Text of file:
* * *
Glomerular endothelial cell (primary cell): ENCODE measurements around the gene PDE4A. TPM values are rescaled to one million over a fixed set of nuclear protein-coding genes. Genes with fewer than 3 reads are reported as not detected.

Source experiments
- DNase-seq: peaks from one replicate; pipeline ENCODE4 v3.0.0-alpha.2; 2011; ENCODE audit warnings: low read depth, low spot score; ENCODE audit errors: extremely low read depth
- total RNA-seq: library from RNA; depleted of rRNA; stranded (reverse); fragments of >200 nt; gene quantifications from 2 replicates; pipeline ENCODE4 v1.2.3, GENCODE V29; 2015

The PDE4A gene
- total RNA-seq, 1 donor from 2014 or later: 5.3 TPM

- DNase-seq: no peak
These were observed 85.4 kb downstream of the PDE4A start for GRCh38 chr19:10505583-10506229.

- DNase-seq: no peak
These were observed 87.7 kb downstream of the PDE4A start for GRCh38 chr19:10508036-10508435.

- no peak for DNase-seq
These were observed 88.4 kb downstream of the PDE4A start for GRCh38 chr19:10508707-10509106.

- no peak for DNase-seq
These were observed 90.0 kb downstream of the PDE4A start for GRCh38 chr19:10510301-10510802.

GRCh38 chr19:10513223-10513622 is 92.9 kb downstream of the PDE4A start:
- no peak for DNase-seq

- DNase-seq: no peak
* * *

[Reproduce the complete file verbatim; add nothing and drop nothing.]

Glomerular endothelial cell (primary cell): ENCODE measurements around the gene PDE4A. TPM values are rescaled to one million over a fixed set of nuclear protein-coding genes. Genes with fewer than 3 reads are reported as not detected.

Source experiments
- DNase-seq: peaks from one replicate; pipeline ENCODE4 v3.0.0-alpha.2; 2011; ENCODE audit warnings: low read depth, low spot score; ENCODE audit errors: extremely low read depth
- total RNA-seq: library from RNA; depleted of rRNA; stranded (reverse); fragments of >200 nt; gene quantifications from 2 replicates; pipeline ENCODE4 v1.2.3, GENCODE V29; 2015

The PDE4A gene
- total RNA-seq, 1 donor from 2014 or later: 5.3 TPM

- DNase-seq: no peak
These were observed 85.4 kb downstream of the PDE4A start for GRCh38 chr19:10505583-10506229.

- DNase-seq: no peak
These were observed 87.7 kb downstream of the PDE4A start for GRCh38 chr19:10508036-10508435.

- no peak for DNase-seq
These were observed 88.4 kb downstream of the PDE4A start for GRCh38 chr19:10508707-10509106.

- no peak for DNase-seq
These were observed 90.0 kb downstream of the PDE4A start for GRCh38 chr19:10510301-10510802.

GRCh38 chr19:10513223-10513622 is 92.9 kb downstream of the PDE4A start:
- no peak for DNase-seq

- DNase-seq: no peak